Gasoline Fed Fuel Tank Fires

Do you know that one of the most flammable liquids in your car is your brake fluid? Yes, that’s right, your brake fluid.

If your brake fluid is so flammable, then why do so many auto manufacturers install plastic brake fluid reservoirs under the hood of your vehicle?  Any significant frontal impact may rupture this flimsy reservoir, causing flammable brake fluid to contact your hot engine, resulting in a rapidly-spreading, life-threatening vehicle fuel-fed fire.  Obviously, vehicles have many more flammable components aside from brake fluid, including:

  • Gasoline
  • Oil
  • Lubricants
  • Power steering fluid
  • Antifreeze
  • Tires

Unfortunately, 219,000 vehicle fires caused personal injury, death, and property damage in the United States in 2011, according to the National Fire Protection Association.

Causes for vehicle fires usually include the following:

  • Collisions releasing flammable liquids
  • Engine fires caused by flammable engine-compartment liquids, also known as “Hot Surface Ignitions”
  • Electrical fires
  • Explosions
  • Filler neck detachments or separations
  • Gasoline spillage while re-fueling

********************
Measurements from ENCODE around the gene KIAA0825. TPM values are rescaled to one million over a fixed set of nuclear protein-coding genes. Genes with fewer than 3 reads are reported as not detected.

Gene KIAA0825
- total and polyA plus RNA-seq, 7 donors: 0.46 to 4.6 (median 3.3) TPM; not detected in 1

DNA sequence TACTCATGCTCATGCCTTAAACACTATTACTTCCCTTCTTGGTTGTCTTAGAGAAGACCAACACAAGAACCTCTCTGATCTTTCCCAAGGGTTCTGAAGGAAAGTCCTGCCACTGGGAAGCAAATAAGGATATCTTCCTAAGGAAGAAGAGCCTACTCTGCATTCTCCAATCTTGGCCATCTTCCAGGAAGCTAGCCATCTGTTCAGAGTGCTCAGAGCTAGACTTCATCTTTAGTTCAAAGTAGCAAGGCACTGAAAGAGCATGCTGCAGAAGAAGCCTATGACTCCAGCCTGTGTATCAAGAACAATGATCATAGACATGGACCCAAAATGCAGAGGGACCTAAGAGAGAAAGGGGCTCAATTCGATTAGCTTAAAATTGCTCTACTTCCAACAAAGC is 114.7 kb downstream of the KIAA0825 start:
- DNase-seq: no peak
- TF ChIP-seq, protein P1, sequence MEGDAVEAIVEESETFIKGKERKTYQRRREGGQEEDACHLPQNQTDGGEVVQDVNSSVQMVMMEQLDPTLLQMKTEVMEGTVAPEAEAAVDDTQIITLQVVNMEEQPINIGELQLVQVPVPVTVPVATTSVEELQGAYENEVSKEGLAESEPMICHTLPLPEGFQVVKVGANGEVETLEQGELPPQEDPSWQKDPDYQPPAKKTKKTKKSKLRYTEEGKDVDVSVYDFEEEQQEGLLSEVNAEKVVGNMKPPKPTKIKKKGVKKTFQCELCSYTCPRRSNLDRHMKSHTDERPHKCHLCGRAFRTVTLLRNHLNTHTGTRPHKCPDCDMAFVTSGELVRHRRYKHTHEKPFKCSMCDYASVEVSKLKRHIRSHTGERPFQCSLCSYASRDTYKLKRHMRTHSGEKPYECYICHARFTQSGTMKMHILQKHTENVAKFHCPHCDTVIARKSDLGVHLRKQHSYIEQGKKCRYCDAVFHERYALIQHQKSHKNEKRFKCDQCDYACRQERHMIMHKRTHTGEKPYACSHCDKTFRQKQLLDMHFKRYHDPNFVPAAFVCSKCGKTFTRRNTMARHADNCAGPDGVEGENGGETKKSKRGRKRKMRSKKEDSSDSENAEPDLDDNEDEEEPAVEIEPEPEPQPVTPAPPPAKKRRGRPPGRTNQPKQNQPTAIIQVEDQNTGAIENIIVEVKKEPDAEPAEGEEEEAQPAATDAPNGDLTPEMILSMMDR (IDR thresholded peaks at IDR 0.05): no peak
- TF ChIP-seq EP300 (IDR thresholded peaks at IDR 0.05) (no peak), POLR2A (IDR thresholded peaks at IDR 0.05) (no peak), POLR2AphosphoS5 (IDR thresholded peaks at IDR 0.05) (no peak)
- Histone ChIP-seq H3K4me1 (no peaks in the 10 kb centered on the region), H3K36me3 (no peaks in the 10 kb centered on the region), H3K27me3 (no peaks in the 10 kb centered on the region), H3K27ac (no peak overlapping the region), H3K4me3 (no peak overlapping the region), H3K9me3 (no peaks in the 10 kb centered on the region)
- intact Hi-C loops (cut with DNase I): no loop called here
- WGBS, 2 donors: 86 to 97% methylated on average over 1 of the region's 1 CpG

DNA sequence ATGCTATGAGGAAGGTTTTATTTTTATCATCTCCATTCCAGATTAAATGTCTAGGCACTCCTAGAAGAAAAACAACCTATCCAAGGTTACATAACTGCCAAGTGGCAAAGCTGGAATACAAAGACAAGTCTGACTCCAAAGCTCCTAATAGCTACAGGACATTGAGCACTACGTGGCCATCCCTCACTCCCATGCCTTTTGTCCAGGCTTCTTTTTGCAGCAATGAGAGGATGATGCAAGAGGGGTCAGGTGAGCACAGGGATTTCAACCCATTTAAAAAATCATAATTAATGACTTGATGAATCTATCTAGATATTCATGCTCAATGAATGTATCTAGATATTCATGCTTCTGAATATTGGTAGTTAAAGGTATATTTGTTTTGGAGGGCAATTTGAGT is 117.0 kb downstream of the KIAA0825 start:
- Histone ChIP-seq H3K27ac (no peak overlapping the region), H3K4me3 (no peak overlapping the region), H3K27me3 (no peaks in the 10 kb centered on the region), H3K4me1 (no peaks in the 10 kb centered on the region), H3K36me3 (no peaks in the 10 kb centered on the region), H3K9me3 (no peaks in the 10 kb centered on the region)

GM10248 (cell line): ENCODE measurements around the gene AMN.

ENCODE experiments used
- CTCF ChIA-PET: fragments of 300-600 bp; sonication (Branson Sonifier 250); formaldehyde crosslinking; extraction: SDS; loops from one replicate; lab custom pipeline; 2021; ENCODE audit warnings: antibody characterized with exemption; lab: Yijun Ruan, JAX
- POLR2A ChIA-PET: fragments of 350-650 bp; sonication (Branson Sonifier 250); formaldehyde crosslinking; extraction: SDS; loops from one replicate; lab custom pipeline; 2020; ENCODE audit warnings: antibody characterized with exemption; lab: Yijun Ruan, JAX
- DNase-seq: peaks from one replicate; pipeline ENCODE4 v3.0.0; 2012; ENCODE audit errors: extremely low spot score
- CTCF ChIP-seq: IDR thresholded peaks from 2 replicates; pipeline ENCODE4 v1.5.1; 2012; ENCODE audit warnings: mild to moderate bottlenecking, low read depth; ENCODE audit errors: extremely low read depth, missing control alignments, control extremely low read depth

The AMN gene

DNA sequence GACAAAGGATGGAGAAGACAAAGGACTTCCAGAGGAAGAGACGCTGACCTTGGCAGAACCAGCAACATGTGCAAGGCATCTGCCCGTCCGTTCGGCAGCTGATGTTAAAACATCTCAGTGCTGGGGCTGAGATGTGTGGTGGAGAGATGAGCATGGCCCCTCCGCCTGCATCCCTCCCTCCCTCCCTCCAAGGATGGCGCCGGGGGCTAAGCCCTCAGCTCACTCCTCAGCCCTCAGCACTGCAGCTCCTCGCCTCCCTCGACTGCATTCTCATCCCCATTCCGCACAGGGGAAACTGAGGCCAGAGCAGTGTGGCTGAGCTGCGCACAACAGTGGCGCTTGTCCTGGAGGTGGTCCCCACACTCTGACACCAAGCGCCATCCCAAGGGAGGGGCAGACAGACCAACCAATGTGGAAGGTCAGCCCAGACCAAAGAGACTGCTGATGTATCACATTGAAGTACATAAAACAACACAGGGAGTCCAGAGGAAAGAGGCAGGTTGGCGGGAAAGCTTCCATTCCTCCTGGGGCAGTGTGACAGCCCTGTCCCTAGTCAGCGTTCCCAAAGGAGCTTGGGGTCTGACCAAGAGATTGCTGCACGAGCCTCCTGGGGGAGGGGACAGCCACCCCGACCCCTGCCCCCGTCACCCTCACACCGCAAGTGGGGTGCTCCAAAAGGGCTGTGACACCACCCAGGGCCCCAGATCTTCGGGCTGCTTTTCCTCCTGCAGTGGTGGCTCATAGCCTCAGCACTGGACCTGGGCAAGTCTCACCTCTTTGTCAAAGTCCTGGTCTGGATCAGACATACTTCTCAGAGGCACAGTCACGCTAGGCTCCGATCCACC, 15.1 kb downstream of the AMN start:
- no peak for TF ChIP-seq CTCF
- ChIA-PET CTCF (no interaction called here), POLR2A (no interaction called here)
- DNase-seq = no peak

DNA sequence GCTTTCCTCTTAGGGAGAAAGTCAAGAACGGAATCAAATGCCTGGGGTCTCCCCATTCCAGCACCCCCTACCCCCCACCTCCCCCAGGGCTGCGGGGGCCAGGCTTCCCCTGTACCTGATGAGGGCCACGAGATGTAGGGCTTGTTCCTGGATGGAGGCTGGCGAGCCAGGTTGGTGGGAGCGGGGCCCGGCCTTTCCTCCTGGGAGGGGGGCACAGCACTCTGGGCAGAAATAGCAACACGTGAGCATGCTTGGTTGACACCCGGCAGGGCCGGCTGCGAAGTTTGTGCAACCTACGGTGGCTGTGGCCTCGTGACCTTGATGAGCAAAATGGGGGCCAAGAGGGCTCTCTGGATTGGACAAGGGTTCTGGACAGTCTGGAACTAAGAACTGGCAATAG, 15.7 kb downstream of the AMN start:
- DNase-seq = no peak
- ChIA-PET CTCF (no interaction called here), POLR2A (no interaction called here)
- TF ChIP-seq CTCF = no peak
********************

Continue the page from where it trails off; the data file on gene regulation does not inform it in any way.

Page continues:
• Fuel line ruptures or tears
  • Lack of shielding for gas tanks

One of the most publicized lawsuits involving an automobile fuel-fed fire was Mosely v. General Motors Corp..  In this case, Shannon Mosely, a 17 year-old high school student, was killed in a collision resulting in a fuel-fed fire in his 1985 GMC Sierra Pickup Truck.  A suit was filed against GM based on the fact that GM’s gas tank implemented a “side saddle” design, where the gas tank was placed outside the frame of the vehicle.  This design increased the risk of injury or death based on gasoline fires in side impacts.

During the trial, an internal GM Memo was introduced that showed GM’s knowledge of the risk of fuel-fed fires as well as a statistical formula, also knows as a risk-utility assessment or cost-benefit analysis concerning the economic impact on GM for fuel-fed fires in GM vehicles.  This famous memo is known as “The Ivey Memo.”

After a multi-week trial, in 1993, the jury in Atlanta, Georgia awarded the Mosely family a $105 million verdict, including $101 million in punitive damages.  GM appealed the verdict but later settled the case for a confidential amount.

Many feel this case, and others, were a springboard for the implementation of the current federal regulations on fuel-fed fires.   Specifically, the National Highway Safety Administration has enacted standards, such as Federal Motor Vehicle Safety Standard (FMVSS) 301, to protect us from the risk of fuel-fed fires. Regardless of these safety standards, gasoline-fed fuel tank fires still occur and still burn or kill people all over the United States.

The Texas Automotive Defect Lawyer at Hill Law Firm is currently investigating Jeep Cherokee and Jeep Liberty fires following foreseeable rear-end collisions.  If you need to consult with an attorney because you have been the victim of an automobile fuel-fed fire, call the Automobile Fire Attorney at Hill Law Firm for a free consultation at our San Antonio office.

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